The final type of exercise is one I make time to do every day. I perform it while seated in a chair. I do it when and wherever I can. It is simply many, many crunches of the buttocks, stomach, and side muscles. This entire in-seat routine can be done anywhere: at home, at work, in the car. Never again will I just sit through a boring meeting, fighting off sleep. I tense up those muscles one group at a time, again and again, until it hurts, working to burn off fat. Practice doing these reps without undue motion and without making faces.

Contract and release the buttocks muscles on one side over and over, until the muscles burn. Hold the contraction as long as possible the final time before moving on to the next set. To exercise the side muscles, imagine lifting one hip to try to touch the shoulder on that side. To exercise the abdominals, contract the muscles necessary to lift your knees to your chest and then release them. The chief value of these five exercises is in the multiple contractions and releases, which build strength and control. The side benefit is that they remind you what it feels like to have these muscles tucked up tight, which is the way they should be whenever you are standing or sitting straight. Good posture requires that all the core muscle groups be strong and do the job they are supposed to.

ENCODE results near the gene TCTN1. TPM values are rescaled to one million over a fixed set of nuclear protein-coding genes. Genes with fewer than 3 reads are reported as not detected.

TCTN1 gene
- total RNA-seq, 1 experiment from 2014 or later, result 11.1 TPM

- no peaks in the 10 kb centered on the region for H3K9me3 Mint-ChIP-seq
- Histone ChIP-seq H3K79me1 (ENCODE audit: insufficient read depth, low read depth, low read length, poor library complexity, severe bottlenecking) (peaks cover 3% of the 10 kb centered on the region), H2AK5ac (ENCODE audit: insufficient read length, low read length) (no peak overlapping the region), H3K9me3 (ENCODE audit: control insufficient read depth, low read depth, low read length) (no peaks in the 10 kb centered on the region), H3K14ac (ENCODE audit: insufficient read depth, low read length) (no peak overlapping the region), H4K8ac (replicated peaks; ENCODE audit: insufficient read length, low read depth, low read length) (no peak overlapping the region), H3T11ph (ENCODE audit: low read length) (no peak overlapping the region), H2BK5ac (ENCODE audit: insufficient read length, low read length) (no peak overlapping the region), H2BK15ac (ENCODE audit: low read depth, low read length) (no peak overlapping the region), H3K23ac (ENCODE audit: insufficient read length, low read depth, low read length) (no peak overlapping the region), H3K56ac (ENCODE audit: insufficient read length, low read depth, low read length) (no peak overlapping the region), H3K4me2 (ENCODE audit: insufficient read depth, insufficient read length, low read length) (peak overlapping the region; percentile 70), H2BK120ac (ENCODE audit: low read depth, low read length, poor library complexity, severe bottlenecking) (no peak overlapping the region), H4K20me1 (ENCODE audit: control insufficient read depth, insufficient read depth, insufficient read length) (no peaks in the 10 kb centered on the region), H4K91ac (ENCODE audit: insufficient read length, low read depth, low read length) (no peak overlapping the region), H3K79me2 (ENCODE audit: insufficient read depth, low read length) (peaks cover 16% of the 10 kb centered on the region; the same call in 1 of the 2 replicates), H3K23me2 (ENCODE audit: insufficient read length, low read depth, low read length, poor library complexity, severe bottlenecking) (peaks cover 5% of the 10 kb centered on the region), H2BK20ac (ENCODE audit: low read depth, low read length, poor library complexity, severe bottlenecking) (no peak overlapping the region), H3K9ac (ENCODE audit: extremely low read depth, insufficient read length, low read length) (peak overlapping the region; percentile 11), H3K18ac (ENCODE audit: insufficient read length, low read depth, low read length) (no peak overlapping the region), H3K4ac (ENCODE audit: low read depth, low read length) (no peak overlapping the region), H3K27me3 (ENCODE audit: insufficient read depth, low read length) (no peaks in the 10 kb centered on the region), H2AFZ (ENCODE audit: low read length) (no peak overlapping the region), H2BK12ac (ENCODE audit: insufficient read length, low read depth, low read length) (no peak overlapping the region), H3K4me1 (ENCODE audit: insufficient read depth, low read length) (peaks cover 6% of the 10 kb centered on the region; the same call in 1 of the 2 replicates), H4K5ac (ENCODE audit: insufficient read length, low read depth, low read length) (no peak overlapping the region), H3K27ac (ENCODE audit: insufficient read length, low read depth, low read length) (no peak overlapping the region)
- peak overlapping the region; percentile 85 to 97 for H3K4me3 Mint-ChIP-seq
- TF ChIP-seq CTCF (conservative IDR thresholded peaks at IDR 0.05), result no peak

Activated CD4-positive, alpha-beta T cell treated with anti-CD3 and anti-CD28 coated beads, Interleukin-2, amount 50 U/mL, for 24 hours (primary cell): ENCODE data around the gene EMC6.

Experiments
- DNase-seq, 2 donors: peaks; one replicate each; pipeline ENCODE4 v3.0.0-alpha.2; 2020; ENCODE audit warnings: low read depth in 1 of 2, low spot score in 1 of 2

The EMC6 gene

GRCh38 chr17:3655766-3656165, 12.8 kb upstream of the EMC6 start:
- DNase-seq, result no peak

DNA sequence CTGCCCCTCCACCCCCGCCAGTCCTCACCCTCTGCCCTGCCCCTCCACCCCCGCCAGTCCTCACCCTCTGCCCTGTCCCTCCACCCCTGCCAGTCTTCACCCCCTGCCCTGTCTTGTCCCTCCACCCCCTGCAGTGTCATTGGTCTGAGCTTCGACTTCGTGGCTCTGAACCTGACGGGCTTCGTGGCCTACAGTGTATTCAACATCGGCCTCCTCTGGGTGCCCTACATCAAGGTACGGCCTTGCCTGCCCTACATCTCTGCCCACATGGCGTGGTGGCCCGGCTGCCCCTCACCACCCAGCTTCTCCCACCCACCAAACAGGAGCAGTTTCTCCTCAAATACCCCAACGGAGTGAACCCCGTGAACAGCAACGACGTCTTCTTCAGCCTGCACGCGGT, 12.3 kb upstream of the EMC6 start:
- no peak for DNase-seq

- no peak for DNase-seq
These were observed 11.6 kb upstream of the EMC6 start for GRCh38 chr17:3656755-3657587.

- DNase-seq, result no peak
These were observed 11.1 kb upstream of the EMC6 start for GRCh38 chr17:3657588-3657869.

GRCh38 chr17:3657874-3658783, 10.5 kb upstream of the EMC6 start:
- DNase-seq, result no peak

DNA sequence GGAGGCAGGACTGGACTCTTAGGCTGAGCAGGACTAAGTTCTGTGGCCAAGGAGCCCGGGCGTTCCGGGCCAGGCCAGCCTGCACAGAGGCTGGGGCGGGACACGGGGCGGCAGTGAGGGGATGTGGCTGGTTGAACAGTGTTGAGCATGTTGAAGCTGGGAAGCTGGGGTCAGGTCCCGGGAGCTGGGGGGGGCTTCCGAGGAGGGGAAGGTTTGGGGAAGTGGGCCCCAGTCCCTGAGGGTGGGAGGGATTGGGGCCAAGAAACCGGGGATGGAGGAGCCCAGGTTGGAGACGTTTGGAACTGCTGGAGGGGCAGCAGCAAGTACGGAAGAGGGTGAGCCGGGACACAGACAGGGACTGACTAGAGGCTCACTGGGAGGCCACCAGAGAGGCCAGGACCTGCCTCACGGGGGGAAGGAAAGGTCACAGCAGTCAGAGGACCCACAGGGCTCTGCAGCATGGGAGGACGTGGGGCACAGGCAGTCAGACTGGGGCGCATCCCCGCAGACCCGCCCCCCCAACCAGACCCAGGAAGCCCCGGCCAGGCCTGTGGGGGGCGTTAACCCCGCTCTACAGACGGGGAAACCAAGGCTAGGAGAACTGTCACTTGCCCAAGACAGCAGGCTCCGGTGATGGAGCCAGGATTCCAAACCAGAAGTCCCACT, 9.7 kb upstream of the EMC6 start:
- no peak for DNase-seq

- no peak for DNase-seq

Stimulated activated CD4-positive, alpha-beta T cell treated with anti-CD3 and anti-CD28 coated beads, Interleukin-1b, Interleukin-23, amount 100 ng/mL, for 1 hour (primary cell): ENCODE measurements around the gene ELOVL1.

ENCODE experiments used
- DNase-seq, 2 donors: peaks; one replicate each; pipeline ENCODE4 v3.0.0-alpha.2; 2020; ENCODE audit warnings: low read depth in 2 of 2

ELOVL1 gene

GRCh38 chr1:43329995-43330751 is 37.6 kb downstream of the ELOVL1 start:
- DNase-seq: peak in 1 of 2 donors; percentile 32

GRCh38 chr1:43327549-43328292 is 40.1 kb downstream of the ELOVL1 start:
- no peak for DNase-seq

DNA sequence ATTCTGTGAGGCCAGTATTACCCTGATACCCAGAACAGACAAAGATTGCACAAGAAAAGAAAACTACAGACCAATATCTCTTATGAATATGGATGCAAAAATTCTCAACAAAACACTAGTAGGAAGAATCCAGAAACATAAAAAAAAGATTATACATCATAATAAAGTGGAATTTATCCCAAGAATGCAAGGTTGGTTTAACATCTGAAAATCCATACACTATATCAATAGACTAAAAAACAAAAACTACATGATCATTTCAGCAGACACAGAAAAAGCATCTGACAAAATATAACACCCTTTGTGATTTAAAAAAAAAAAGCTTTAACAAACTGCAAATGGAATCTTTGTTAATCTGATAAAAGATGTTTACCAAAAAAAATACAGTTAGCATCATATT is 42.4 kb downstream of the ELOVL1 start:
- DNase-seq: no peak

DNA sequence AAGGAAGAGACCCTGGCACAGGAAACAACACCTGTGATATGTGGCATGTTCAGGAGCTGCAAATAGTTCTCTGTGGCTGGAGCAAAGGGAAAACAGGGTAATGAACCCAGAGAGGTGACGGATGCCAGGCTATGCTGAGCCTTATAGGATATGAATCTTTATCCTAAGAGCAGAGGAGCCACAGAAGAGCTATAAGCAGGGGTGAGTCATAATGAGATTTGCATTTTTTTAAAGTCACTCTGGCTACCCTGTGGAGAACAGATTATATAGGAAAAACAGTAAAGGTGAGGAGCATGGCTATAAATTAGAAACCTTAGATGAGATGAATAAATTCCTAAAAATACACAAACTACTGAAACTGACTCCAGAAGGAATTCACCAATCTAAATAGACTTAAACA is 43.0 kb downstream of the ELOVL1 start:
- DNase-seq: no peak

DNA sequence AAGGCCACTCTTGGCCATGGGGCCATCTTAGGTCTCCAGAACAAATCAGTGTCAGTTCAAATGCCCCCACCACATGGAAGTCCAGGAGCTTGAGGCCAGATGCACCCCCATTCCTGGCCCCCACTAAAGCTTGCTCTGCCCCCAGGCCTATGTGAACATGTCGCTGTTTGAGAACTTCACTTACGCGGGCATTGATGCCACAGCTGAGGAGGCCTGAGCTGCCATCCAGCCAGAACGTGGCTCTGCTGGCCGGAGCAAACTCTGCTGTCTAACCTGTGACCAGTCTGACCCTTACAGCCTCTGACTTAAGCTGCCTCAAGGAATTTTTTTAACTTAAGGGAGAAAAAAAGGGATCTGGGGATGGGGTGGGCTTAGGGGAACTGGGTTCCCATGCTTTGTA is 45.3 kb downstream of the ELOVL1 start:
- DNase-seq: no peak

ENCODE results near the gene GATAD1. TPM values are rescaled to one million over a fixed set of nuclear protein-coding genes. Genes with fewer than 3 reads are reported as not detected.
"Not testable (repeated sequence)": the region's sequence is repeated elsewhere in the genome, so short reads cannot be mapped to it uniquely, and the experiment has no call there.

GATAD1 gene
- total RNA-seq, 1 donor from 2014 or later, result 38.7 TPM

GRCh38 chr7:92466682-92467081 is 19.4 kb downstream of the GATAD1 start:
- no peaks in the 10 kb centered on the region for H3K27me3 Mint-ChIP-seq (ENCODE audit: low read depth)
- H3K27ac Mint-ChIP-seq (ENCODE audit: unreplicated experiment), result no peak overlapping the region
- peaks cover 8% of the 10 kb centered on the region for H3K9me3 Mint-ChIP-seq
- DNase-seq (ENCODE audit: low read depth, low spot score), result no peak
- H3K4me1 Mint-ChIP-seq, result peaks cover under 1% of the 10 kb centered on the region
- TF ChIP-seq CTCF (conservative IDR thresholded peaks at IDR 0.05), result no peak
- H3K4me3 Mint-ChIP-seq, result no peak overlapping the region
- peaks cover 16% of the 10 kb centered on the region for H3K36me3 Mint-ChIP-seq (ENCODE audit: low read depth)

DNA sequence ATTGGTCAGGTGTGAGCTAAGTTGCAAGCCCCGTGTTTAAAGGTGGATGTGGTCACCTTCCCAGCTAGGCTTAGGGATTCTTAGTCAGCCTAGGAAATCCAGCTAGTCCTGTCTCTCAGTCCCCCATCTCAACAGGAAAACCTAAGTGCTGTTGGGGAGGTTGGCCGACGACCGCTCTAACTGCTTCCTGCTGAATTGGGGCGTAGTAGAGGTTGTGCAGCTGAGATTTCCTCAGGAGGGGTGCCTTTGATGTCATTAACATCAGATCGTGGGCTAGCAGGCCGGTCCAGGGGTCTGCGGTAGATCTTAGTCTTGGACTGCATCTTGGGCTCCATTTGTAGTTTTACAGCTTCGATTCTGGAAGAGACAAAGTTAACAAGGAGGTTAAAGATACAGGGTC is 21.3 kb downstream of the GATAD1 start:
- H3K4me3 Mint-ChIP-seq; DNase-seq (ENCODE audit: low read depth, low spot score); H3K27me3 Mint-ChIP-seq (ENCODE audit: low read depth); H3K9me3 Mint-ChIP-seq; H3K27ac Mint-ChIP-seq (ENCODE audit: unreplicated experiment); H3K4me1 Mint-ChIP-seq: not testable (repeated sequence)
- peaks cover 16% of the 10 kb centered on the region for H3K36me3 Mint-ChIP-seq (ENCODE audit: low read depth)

I assure you that I do not spend all evening watching TV and exercising. The upper-body routine takes a little over an hour, and the lower-body routine takes about a half hour. I have found time to do some version of this routine for decades now, and I always will. If I lose a night because of a social engagement or a meeting, I donít worry about it. I am faithful enough that a lost workout doesnít matter much.

How does being in shape fit into the concept of changing what it means to be blind? In brief it's this: The person who gets in shape and maintains fitness looks better and feels better, which gives one a boost to the morale and the self-confidence. With all the presumptions of incompetence and helplessness that every blind person experiences every day, who among us couldnít benefit from this sense of achievement and a boost in morale? More generally, blindness places us at a social disadvantage, at least in the eyes of many other people. Yet being fit, moving well and looking strong and controlled, is a social advantage, whereas being flabby and paunchy is a definite detractor. I am not talking about chiseled features or prettiness, but rather looking trim and fit for your body type. More and more studies report that people who look good get hired more often than those who have let themselves go. So what are you waiting for? You have nothing to lose but unwanted inches.